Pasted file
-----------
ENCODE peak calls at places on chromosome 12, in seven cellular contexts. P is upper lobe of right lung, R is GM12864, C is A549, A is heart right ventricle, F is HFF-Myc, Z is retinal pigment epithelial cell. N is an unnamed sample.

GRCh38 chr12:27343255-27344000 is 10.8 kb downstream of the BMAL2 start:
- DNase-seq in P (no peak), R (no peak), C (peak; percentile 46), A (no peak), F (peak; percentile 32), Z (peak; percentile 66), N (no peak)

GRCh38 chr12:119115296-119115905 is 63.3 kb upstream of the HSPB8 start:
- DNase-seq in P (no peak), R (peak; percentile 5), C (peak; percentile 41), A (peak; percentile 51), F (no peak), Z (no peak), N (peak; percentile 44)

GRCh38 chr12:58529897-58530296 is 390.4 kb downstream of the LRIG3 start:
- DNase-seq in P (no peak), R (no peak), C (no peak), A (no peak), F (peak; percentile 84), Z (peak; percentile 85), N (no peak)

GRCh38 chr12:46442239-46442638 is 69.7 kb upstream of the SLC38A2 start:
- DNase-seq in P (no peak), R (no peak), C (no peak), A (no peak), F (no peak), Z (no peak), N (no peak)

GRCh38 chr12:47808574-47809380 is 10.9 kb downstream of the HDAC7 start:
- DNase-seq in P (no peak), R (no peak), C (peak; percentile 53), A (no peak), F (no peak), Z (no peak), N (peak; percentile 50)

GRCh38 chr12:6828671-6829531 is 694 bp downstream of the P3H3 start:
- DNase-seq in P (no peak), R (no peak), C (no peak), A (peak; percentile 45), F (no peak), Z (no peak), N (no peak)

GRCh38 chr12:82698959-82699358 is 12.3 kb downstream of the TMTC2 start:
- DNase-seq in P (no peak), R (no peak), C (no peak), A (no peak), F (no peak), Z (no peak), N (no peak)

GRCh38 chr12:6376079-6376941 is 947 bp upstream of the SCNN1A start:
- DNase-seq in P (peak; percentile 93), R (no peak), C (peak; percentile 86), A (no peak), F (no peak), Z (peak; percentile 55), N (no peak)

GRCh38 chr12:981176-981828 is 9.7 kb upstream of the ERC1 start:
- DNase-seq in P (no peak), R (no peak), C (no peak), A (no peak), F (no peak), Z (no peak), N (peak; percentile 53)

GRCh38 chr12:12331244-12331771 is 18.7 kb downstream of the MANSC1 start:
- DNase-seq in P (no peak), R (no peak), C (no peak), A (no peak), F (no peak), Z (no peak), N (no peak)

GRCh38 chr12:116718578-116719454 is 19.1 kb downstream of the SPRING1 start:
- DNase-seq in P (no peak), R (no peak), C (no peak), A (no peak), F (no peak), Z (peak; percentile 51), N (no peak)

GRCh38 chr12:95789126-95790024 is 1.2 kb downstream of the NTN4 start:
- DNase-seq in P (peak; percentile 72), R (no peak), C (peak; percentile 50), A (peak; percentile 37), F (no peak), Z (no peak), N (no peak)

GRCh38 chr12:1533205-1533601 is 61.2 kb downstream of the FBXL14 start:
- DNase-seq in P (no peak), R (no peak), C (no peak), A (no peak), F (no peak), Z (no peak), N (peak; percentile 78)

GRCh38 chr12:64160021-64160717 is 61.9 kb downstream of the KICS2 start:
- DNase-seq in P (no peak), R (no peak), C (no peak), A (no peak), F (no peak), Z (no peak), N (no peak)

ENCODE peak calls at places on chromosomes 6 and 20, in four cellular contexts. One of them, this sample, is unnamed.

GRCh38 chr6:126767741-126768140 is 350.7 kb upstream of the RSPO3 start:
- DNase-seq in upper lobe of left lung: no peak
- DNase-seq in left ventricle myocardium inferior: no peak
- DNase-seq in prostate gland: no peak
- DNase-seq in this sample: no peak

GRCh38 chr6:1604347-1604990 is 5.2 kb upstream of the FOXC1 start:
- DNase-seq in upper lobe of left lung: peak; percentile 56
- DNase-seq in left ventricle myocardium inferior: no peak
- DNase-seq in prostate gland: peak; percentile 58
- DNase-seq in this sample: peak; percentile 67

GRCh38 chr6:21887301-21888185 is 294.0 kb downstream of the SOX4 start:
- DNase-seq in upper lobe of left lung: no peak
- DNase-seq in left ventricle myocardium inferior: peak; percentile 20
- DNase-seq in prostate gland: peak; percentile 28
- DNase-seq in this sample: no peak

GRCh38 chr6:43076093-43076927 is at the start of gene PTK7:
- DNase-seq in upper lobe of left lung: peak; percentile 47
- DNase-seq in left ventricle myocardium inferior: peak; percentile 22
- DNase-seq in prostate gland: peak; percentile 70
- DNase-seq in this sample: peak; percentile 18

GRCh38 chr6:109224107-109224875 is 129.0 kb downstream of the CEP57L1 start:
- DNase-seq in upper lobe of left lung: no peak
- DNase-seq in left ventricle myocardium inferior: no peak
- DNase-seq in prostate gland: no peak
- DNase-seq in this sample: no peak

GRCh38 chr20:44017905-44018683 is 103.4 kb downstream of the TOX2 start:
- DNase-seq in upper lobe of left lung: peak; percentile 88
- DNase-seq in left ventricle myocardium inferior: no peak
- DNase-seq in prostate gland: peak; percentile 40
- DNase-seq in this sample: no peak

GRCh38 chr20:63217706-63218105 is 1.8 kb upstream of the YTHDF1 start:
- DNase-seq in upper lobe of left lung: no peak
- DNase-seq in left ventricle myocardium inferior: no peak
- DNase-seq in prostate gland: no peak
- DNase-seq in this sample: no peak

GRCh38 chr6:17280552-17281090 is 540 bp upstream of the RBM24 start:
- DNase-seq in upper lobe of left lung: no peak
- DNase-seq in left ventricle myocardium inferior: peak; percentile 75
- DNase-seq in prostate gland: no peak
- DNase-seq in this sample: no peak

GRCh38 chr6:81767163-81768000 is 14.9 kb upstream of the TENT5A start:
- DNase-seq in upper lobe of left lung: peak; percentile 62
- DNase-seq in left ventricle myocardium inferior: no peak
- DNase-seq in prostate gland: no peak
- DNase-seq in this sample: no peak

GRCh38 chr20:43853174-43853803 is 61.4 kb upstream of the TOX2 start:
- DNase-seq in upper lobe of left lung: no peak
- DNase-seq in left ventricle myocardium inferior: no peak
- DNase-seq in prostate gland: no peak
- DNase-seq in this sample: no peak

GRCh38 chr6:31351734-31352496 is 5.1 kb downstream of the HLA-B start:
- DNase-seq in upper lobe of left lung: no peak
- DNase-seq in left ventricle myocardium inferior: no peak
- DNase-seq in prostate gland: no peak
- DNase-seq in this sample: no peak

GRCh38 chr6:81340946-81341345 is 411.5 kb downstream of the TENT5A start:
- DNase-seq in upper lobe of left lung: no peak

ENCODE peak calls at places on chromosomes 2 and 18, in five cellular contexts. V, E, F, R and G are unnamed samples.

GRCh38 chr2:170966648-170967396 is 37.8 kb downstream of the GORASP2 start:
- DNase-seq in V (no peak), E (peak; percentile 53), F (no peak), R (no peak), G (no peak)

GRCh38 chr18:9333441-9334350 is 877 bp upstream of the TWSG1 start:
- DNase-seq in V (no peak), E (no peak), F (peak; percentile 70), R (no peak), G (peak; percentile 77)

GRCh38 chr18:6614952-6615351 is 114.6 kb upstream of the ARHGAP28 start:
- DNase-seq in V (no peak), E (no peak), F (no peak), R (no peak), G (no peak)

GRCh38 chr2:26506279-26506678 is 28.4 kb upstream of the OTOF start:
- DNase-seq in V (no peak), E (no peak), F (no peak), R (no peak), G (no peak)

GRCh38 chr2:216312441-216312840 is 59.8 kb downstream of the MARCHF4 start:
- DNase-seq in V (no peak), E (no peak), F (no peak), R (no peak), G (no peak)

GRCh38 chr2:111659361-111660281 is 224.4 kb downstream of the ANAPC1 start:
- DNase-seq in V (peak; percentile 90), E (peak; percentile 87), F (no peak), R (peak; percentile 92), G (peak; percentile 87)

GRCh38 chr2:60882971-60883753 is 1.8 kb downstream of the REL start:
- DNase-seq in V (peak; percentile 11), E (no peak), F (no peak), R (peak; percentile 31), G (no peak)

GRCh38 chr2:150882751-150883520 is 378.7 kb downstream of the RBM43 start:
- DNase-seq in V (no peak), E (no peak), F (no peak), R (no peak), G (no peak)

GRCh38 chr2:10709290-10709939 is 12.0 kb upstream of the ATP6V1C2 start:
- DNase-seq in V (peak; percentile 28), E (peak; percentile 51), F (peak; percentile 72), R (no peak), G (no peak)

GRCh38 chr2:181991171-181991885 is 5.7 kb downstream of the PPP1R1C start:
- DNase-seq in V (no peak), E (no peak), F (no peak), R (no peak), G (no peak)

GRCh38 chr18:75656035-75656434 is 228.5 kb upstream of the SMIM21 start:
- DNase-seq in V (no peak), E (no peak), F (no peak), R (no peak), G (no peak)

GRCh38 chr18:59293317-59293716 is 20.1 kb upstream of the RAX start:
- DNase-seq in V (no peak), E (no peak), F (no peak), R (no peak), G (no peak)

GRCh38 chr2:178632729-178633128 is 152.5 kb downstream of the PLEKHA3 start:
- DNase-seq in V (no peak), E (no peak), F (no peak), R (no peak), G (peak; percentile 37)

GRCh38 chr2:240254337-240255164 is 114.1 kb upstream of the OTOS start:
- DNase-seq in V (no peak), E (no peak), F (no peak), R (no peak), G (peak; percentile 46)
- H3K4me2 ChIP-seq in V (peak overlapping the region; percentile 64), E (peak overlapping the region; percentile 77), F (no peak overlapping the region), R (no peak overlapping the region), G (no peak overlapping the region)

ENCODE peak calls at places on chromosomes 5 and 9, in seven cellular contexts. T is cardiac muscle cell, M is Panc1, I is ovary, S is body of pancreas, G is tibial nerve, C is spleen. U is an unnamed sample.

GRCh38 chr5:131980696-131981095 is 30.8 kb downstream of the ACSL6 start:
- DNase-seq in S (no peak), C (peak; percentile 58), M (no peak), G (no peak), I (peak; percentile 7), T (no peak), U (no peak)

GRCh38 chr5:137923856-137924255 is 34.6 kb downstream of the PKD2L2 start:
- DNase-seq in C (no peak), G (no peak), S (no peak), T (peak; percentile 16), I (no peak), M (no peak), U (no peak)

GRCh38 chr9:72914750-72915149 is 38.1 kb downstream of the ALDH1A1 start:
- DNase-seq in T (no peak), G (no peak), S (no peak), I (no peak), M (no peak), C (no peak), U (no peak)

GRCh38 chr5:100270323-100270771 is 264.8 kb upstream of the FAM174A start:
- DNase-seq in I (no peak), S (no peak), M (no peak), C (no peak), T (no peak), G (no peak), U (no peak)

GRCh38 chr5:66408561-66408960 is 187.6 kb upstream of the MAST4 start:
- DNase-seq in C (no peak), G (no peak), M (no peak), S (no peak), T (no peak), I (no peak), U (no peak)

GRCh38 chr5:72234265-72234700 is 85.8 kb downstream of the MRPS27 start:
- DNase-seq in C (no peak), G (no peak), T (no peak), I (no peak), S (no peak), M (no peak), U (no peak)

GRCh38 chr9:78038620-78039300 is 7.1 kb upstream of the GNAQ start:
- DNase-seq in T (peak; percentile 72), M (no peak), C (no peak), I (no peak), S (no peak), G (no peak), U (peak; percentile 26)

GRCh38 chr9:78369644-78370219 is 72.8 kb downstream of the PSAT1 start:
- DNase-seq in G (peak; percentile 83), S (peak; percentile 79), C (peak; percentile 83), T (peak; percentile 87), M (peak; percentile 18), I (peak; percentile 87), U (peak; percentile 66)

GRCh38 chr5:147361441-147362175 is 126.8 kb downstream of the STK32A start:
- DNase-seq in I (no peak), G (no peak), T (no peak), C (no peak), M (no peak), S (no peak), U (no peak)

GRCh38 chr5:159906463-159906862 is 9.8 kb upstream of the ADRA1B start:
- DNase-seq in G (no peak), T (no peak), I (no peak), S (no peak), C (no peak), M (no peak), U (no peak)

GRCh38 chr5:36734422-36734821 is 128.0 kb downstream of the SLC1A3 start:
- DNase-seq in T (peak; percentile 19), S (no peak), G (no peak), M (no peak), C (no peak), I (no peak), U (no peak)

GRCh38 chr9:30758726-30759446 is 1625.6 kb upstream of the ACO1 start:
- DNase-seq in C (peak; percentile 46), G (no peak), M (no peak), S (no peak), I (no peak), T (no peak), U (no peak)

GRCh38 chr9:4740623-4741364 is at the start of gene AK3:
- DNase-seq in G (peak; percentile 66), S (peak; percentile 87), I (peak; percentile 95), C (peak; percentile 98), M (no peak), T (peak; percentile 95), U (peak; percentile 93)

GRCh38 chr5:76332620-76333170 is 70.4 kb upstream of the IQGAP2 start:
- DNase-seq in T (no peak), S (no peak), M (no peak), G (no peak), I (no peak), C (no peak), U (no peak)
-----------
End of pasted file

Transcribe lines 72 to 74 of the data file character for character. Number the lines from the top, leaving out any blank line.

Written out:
- DNase-seq in upper lobe of left lung: peak; percentile 62
- DNase-seq in left ventricle myocardium inferior: no peak
- DNase-seq in prostate gland: no peak